Then for the rest of the year, because I know exactly what condition the colony was in at the beginning of the year, I’ll be able to assess the strength of the colony without having to dig into the bottom deep and disturb the brood nest every time I do an inspection. Are the bees filling frames in the top box with pollen? Is the brood nest straddling the deeps? I can tell a lot from looking down into a hive where the brood nest has been working its way up from the bottom.
It’s more difficult when the brood nest has been working it’s way from the top down. It’s more work, at least for me it is. I usually end up having to lift the top deep, essentially separating it from the bottom half of the hive, and potentially splitting up the brood nest, so I can see what’s going on in the bottom, to see how much the cluster has moved down and so on. In my book, that’s too much work and too disruptive. It’s much easier and less disruptive to the brood nest — if it’s seated in the bottom deep — to pull out a few frames in the top deep and look down to figure out what’s going on — and I never have to lift a deep or potentially split the brood nest if its straddling the deeps.
That’s why I reverse the brood boxes on most of my hives sometime in April. It doesn’t necessarily reduce the chances of a swarm, but it gives me an excuse to carefully inspect and assess the strength of the colony and perform future inspections with greater ease and less disruption to the brood nest.
I could be singing a different tune by this time next year, or even this time next week, but for now, this is where my experience with reversing the brood boxes has led me.
I performed the first full hive inspection of the year yesterday. I also reversed the brood boxes while I was at it. Next year I plan to reverse the boxes shortly after the bees start hauling in pollen from the crocuses (instead of waiting until the dandelions bloom). Whether from dandelions or crocuses, if the bees bring in pollen at a steady pace for about a week, that’s my cue to reverse the brood boxes. Had I reversed them a few weeks ago, I might have been able to avoid the disgusting mess of scraping off drone comb between the frames of the top and bottom boxes. I could have avoided splitting up the brood nest too. Check out Honey Bee Suite for more info on reversing boxes.
It’s normal for a colony of honey bees to discard all the male drone bees before winter kicks in. Quoting myself: “Drones are male bees whose only purpose is to mate once with a queen. If they don’t mate, they just hang around the hive and get fed. All the drones are kicked out of the hive to freeze to death as winter kicks in because they’re useless over the winter.”
I knew I would eventually see a large number of dead drones outside the hive once the weather began to cool off. But I didn’t expect to see anything like this…
It’s been cold and wet for the past few days and I guess that was enough motivation for the queen in Hive #1 to say, “Clear out the drones!” I hope that’s all that’s happening. I hope they’re simply cleaning house and removing all the drone pupae before winter kicks in. I was expecting to see piles of dead drones outside the hive one of these days, but piles of dead pupae? It’s a bit sickening, don’t you think?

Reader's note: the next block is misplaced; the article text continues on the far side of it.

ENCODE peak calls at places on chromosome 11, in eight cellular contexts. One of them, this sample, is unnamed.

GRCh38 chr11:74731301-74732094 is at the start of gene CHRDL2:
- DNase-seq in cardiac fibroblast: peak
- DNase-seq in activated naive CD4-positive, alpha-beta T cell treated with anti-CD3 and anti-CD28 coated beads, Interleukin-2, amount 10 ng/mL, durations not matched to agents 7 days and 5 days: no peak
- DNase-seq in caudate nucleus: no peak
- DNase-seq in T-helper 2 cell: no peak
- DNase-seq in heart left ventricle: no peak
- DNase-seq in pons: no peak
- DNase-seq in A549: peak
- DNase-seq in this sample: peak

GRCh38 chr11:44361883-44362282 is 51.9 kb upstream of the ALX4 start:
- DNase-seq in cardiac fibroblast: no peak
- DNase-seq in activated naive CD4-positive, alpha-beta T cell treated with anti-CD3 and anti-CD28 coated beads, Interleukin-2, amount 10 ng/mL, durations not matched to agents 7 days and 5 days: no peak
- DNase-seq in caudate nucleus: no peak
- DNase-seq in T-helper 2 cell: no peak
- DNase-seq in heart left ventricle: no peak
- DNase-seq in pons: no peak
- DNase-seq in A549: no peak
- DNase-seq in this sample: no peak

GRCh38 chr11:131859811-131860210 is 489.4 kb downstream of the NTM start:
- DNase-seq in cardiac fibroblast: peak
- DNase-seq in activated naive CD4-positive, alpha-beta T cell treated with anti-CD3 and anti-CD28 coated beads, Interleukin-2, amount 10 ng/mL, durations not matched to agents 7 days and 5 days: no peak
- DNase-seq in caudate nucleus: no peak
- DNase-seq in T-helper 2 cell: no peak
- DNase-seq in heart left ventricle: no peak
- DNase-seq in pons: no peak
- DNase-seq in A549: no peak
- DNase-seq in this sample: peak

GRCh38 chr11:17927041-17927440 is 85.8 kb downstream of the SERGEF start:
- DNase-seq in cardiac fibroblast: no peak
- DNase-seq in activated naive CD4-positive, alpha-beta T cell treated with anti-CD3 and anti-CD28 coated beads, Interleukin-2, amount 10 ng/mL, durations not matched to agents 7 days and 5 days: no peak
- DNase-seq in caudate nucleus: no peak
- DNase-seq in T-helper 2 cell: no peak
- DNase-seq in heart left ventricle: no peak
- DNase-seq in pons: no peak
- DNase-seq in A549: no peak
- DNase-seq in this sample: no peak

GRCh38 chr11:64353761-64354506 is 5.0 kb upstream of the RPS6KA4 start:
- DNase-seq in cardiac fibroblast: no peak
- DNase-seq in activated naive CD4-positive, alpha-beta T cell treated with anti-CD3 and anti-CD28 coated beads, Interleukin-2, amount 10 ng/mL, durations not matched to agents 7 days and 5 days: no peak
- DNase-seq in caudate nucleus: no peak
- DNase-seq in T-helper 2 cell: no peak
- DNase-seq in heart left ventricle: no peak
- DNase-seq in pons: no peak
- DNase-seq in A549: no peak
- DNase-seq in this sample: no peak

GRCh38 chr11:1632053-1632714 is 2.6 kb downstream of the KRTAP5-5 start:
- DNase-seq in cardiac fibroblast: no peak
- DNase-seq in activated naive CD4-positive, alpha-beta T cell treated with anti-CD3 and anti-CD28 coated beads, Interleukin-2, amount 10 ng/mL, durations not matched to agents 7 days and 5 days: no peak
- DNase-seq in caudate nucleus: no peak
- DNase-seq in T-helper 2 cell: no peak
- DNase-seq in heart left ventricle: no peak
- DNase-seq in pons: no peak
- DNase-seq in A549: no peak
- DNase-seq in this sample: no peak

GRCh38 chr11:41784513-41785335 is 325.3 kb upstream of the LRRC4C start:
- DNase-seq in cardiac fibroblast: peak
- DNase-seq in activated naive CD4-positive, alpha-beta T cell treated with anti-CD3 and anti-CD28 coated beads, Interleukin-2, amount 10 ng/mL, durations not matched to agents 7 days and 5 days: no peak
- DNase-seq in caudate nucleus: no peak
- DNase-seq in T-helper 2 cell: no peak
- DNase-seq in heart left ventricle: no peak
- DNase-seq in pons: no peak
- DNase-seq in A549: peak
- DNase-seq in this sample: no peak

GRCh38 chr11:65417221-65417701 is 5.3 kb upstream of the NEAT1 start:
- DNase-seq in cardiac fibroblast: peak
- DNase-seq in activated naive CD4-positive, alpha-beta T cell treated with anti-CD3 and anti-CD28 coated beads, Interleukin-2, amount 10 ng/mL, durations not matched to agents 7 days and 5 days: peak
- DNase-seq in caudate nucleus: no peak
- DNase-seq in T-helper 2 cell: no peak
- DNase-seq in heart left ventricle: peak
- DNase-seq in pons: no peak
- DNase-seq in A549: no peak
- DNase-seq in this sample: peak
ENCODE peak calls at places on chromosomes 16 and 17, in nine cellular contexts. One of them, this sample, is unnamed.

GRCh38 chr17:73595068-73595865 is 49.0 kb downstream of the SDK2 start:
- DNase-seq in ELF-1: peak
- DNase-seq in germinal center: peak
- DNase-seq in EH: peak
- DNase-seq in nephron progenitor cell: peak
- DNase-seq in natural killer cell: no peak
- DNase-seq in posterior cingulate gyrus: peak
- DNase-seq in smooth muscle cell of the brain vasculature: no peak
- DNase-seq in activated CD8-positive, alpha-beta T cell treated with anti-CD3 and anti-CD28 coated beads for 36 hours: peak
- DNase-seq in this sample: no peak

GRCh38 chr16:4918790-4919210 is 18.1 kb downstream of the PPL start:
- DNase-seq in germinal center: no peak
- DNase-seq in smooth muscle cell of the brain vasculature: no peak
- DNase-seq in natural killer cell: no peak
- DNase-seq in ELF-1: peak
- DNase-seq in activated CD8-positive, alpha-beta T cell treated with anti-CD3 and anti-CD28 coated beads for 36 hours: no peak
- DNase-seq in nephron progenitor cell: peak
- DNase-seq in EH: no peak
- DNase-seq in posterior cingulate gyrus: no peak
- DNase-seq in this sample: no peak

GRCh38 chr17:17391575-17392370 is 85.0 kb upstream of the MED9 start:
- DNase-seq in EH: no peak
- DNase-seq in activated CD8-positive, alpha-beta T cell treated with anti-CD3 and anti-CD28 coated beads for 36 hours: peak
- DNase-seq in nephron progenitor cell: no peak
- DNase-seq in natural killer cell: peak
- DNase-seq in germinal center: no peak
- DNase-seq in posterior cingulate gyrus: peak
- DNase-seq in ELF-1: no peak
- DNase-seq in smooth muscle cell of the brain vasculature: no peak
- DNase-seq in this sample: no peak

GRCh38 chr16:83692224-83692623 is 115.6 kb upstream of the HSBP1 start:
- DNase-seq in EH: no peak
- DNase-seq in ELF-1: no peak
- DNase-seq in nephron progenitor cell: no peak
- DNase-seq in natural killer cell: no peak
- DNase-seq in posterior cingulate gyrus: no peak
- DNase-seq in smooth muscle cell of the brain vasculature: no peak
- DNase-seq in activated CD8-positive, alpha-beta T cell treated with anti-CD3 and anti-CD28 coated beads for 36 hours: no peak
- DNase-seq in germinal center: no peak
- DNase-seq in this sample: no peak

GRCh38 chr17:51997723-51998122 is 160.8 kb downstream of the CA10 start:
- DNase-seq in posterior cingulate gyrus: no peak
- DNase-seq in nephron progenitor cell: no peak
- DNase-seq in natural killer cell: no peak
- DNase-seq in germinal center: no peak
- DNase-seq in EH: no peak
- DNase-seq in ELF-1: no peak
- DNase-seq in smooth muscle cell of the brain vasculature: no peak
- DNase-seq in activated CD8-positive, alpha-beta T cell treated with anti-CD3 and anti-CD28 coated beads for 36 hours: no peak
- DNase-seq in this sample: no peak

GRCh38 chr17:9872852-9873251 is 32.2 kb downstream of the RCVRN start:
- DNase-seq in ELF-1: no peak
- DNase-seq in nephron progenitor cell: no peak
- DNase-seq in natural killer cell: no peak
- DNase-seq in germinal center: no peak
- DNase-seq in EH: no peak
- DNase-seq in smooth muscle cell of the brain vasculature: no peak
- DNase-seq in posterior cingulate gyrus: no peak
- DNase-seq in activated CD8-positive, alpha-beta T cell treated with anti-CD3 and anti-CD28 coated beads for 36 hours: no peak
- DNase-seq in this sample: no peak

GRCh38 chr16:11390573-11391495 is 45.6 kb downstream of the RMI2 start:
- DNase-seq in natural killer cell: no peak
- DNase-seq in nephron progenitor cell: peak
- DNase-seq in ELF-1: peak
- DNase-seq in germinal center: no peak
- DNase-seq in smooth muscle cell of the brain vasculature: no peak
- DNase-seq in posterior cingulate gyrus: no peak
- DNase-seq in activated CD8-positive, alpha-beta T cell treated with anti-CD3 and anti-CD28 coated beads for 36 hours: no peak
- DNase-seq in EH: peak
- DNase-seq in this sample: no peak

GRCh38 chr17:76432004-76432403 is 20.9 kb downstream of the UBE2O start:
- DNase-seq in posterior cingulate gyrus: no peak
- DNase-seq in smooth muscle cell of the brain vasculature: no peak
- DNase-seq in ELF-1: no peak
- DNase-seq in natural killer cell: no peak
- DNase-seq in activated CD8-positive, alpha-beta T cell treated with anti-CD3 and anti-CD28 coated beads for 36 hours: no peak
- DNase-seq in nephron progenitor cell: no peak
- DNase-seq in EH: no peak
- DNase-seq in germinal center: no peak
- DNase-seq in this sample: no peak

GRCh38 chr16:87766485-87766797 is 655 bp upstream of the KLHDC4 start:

It’s a bit frightening too. In all the research I’ve done, I’ve never ever heard of anything like this happening. I hope all I’m seeing here is the annual cleaning out of the drones. A disgusting, unnerving variation of it, but nothing to worry about. I hope.
I’m calling the one and only local beekeeper right now to ask about it.
September 16th, 2010: See the next post for all the answers: Foundationless Frames Can Mean Lots of Drones.
December 23rd, 2010: I recently learned that our bees are a hybrid of Italians, Russians and Carniolans. Russian honey bees react faster — and more dramatically — to environmental changes. The cold snap we had at the time may have triggered a wintering response in the bees, which is natural for Russian bees because they stop rearing brood early in the fall anyway. Drones and drone pupae are discarded when the bees are preparing for winter. Everything I was freaked out about was probably natural behaviour for honey bees bred with Russian genes.
February 12, 2011: From page 76 of The Backyard Beekeeper by Kim Flottum: “If, during the season, a dearth occurs and food income is limited or nonexistent, the colony will, in a sense, downsize its population. They preserve worker larvae the longest and remove the oldest drone larvae from the nest first. They simply pull them out and literally eat them outright, conserving the protein, or carry them outside. If the shortage continues, they remove younger and younger drone larva.” That makes sense. All these dead drone pupae were discarded during the fall dearth.
Drawn and partially-drawn comb look much prettier on foundationless frames. Here’s what some partially-drawn comb looks like on a frame with black plastic foundation:
Here’s a half-drawn comb on a foundationless frame:
Now don’t tell me that ain’t way prettier.
Thirteen days ago, I added a second deep to one of my young honey bee hives and inserted four foundationless frames as an experiment. Six days later, I took a quick peek at one of those foundationless frames and found this:
Today, I took another look at that same foundationless frame — and look at it now:
But that’s nothing. Check this out: